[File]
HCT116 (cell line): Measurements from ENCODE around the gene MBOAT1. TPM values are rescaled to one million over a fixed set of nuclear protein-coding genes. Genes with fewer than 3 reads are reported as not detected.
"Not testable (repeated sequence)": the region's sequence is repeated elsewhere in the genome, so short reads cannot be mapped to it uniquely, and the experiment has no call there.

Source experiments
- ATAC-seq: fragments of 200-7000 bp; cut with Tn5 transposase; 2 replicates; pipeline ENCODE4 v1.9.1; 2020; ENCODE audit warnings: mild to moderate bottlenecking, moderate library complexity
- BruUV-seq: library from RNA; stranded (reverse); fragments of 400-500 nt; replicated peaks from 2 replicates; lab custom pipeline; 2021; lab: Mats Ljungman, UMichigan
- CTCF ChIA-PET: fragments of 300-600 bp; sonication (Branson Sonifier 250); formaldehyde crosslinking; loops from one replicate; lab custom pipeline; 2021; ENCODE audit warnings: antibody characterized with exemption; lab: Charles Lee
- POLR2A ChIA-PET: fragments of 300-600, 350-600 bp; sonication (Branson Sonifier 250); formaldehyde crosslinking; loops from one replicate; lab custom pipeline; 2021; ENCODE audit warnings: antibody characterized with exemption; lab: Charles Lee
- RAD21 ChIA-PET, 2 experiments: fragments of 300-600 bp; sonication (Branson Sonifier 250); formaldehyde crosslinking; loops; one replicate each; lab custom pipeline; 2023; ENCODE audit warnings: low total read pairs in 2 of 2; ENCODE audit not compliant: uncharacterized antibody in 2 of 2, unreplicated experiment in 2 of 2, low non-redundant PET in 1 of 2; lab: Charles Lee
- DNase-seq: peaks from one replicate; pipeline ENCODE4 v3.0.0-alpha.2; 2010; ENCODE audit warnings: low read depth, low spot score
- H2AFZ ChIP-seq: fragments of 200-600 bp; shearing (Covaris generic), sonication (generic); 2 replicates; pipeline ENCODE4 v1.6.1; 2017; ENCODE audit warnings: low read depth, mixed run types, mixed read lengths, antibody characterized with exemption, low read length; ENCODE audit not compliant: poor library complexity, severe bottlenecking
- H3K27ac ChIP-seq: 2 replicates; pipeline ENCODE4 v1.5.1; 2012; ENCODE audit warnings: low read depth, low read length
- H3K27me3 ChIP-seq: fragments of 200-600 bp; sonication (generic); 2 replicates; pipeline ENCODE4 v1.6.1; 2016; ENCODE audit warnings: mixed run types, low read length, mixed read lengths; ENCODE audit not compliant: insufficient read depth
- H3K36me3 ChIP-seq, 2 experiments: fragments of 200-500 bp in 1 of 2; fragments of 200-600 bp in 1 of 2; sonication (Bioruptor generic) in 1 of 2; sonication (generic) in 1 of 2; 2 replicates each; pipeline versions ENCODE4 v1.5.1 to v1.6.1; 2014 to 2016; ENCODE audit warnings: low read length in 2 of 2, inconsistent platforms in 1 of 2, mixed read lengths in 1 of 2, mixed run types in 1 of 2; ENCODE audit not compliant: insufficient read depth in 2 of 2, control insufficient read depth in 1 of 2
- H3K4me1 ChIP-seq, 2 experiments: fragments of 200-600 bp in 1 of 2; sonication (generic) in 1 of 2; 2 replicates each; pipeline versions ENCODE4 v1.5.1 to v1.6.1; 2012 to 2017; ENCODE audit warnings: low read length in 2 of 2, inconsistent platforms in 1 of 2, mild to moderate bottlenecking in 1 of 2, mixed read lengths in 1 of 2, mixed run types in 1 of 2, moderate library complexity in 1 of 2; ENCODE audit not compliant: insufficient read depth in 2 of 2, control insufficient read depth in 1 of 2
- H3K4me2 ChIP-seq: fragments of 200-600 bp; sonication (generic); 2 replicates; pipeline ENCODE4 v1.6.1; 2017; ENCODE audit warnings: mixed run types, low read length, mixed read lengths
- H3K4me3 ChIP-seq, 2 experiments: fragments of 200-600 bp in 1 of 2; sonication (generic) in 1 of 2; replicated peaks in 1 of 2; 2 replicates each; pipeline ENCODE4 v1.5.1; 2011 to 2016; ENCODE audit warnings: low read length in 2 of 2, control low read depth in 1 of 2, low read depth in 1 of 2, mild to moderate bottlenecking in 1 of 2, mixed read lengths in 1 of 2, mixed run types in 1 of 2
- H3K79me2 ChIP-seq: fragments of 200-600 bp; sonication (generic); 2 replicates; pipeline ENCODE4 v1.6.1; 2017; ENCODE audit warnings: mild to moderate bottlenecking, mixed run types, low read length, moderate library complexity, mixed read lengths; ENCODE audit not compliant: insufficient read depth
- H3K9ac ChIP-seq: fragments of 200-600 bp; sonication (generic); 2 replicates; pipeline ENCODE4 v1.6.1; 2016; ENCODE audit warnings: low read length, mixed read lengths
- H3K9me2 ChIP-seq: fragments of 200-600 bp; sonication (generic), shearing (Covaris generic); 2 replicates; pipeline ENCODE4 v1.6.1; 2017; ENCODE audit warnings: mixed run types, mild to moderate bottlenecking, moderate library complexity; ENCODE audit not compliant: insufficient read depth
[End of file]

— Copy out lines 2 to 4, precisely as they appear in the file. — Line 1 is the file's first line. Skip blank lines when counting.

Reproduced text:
"Not testable (repeated sequence)": the region's sequence is repeated elsewhere in the genome, so short reads cannot be mapped to it uniquely, and the experiment has no call there.

Source experiments
- ATAC-seq: fragments of 200-7000 bp; cut with Tn5 transposase; 2 replicates; pipeline ENCODE4 v1.9.1; 2020; ENCODE audit warnings: mild to moderate bottlenecking, moderate library complexity